On Saturday, spray-painted anti-Semitic slogans were found on memorials of the former Nazi concentration camp at Płaszów. A large monument was daubed with red-colored graffiti saying “Juden raus” (in English, “Jews out”), as well as “Hitler good”, whereas a smaller granite plaque was defaced with a swastika.
The vandalism was discovered one day before a memorial march commemorating the 67th anniversary of the liquidation of Krakow’s ghetto. On 13 March 1943, German soldiers carried out the final deportation of an estimated 16,000 Jewish residents. Those classified as being able to work were sent to Płaszów, while the rest (approximately half of the deported Jews) were immediately killed or sent to Auschwitz-Birkenau.
Just right in time for the memorial march, Krakow’s municipal anti-graffiti squad removed the heinous and disrespectful tags. According to police official Anna Zbroja, the authorities have started an investigation and are currently trying to find out when exactly the act of vandalism occurred.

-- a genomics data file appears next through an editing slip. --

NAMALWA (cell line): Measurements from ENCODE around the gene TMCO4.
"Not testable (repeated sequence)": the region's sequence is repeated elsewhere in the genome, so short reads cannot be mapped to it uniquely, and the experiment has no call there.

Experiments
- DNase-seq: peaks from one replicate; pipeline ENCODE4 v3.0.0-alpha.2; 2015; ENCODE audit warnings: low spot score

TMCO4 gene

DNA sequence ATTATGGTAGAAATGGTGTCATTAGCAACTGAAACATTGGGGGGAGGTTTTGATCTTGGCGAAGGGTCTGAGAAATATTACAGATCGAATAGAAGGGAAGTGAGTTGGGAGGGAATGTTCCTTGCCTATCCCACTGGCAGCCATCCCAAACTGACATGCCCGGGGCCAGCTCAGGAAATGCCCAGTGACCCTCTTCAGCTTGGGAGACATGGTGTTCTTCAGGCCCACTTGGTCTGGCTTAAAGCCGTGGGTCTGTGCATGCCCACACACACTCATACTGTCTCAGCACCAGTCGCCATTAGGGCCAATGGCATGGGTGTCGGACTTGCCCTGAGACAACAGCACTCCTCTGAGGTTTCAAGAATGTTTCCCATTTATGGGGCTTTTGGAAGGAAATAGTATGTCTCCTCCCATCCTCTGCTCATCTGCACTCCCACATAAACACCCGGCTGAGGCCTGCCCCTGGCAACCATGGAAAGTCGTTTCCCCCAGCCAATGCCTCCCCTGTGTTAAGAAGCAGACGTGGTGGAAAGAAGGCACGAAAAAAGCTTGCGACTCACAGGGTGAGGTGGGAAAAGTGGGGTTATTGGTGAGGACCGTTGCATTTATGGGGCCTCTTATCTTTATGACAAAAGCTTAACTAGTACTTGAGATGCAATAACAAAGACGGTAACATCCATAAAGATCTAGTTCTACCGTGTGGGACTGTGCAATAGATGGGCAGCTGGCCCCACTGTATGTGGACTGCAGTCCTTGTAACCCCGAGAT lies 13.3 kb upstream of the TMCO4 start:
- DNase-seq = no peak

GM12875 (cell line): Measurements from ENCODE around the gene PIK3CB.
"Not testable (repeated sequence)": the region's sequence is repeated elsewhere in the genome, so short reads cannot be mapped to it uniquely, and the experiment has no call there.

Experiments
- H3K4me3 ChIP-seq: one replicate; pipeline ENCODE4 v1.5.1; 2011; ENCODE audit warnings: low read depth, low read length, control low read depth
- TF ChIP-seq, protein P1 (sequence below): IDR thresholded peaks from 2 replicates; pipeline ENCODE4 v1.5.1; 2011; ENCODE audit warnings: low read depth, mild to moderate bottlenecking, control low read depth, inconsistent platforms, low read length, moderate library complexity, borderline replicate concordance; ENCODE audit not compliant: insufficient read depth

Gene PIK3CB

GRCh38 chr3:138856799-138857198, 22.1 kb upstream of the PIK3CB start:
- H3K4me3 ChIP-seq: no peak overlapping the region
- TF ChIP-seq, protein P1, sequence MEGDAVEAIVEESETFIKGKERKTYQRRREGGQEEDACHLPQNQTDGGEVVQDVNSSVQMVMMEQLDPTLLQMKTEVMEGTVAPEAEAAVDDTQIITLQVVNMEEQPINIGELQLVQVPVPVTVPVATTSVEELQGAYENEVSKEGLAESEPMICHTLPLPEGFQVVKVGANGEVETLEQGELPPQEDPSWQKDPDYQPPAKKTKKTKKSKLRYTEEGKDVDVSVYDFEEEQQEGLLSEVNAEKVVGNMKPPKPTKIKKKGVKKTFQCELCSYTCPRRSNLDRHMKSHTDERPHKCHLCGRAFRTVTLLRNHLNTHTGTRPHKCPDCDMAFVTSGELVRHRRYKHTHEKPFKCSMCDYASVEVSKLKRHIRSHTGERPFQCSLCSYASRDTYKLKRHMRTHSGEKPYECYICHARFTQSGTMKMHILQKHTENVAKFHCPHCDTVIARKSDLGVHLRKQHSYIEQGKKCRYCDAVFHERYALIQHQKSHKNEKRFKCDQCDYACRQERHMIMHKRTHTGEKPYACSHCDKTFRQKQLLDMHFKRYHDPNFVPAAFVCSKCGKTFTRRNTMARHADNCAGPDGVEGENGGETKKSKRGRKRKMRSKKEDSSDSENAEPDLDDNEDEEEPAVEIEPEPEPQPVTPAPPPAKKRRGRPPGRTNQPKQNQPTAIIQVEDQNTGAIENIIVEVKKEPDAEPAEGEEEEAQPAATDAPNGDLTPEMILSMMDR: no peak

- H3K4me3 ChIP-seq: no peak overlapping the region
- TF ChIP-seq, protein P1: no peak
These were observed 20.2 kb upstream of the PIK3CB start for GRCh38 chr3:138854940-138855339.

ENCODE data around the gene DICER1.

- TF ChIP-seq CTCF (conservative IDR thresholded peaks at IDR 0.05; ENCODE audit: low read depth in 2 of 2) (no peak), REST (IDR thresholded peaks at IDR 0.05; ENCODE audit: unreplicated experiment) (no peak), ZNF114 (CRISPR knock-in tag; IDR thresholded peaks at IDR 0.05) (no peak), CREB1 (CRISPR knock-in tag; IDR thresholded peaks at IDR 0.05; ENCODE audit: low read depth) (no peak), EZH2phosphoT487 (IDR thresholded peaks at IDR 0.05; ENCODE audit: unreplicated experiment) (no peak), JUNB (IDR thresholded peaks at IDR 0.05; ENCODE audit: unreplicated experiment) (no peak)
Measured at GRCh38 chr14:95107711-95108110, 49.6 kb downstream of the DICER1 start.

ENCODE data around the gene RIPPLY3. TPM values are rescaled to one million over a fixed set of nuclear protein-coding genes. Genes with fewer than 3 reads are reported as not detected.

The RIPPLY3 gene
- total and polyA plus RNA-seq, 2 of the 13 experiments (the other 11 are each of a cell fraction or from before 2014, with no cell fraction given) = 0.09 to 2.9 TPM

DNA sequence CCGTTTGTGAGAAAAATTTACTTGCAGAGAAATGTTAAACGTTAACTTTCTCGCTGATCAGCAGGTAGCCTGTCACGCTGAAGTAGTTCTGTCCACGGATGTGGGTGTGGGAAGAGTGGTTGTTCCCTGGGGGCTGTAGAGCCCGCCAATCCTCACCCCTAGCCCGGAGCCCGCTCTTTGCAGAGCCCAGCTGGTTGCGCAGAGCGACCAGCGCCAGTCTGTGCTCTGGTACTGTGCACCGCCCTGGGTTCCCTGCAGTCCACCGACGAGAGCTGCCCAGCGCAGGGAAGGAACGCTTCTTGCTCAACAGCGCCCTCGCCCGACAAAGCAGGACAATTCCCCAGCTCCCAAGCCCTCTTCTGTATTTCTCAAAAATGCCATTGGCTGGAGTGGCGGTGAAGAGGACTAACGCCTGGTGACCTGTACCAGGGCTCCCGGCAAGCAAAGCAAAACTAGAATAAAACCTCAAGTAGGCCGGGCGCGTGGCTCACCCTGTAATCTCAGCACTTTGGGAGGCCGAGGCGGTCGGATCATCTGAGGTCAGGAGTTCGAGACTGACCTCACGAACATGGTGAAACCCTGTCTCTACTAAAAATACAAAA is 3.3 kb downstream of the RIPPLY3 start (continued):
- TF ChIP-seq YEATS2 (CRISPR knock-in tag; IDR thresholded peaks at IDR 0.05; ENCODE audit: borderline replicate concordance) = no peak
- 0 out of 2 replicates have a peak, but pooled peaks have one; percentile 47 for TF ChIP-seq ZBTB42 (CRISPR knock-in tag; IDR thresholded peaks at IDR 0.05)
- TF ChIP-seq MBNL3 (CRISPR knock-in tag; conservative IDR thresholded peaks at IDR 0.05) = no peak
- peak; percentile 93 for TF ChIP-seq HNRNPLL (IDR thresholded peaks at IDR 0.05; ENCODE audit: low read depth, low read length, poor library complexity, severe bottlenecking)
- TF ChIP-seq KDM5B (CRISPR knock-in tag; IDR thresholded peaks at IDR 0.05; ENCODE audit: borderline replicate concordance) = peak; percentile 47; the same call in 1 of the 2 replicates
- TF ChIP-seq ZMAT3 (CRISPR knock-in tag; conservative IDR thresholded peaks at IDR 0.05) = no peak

For the Israeli ambassador to Poland, Zvi Rav-Ner, who attended the commemoration ceremony, the desecration of the Holocaust monuments depicts a disgrace, not only for the Jewish victims, but also for those Poles who risked their lives to protect and rescue their fellow citizens.
The incident also reflects the unpleasant tendency of a smouldering anti-Semitism in Poland, a traditionally awkward issue for the country to address, as the history of post-war Jewish-Polish relations has to be seen as much more complex and ambivalent than Polish discourse will usually admit.